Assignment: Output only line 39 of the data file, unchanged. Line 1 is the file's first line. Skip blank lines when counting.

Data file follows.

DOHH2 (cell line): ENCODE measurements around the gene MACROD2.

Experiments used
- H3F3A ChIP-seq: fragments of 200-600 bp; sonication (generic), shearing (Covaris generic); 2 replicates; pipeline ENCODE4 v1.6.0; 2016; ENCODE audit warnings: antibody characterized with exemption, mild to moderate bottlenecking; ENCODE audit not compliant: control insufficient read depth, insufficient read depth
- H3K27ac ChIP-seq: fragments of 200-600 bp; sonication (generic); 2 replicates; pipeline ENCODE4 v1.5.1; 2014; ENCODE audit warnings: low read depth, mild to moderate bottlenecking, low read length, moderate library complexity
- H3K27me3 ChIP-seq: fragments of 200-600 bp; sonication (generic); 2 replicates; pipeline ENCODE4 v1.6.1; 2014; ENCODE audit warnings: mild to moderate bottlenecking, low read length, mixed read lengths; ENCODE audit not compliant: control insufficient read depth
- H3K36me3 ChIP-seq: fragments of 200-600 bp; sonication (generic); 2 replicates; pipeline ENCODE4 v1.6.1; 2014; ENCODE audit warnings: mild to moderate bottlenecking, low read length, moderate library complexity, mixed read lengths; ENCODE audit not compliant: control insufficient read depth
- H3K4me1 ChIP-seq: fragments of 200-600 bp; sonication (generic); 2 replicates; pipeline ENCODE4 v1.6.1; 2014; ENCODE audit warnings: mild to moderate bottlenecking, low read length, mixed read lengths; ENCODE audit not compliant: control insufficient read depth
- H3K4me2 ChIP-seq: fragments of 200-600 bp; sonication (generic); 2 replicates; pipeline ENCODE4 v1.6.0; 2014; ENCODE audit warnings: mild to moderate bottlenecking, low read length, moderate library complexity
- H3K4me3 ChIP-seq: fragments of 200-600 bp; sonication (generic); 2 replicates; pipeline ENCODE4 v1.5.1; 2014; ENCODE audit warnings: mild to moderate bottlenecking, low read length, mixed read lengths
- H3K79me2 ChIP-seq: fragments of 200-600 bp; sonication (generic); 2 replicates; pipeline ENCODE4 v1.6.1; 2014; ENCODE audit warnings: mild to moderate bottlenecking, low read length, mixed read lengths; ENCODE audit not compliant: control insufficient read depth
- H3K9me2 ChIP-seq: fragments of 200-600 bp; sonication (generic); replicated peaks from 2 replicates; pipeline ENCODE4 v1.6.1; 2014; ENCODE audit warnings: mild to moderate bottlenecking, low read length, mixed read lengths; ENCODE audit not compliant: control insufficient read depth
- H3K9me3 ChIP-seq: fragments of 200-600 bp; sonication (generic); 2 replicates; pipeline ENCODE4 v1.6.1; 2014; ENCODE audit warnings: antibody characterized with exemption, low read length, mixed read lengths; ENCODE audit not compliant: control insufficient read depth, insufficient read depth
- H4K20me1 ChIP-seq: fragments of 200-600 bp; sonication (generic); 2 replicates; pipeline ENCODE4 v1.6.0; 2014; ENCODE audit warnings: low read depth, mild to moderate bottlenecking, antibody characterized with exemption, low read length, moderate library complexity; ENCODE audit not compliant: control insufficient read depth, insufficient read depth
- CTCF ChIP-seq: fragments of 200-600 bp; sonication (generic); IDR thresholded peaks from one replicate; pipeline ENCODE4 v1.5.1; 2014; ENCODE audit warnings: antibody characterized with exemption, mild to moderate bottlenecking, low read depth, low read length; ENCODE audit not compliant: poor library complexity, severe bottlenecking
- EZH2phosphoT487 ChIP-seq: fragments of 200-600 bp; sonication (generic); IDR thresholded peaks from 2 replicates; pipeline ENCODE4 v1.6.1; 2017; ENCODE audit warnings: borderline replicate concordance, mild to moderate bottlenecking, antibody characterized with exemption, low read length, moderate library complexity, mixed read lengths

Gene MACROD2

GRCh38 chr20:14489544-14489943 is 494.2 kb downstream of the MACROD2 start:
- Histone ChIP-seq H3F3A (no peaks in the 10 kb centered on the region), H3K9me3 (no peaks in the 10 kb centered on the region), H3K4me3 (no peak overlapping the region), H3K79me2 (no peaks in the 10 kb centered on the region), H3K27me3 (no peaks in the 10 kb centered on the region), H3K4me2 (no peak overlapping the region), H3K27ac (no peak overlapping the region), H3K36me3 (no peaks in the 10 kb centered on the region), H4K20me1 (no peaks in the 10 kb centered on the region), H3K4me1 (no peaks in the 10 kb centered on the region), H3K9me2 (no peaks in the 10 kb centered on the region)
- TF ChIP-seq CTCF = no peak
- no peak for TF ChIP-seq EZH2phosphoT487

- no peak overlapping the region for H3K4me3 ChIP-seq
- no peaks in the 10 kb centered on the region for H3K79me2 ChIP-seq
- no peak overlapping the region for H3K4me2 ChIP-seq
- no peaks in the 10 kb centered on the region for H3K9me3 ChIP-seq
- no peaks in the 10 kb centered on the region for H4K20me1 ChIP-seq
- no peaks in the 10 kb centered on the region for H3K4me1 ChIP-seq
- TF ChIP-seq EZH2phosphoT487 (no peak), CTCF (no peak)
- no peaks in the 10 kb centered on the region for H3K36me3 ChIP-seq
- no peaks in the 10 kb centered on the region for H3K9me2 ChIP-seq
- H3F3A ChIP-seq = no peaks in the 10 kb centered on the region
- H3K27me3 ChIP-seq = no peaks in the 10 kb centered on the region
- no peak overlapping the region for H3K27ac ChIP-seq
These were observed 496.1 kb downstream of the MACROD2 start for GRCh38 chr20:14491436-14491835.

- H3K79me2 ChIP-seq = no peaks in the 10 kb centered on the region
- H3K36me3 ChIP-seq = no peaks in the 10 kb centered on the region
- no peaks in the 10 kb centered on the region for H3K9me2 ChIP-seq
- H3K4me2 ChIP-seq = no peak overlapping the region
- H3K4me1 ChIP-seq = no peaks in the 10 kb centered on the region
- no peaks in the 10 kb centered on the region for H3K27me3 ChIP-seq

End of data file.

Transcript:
- no peaks in the 10 kb centered on the region for H3K27me3 ChIP-seq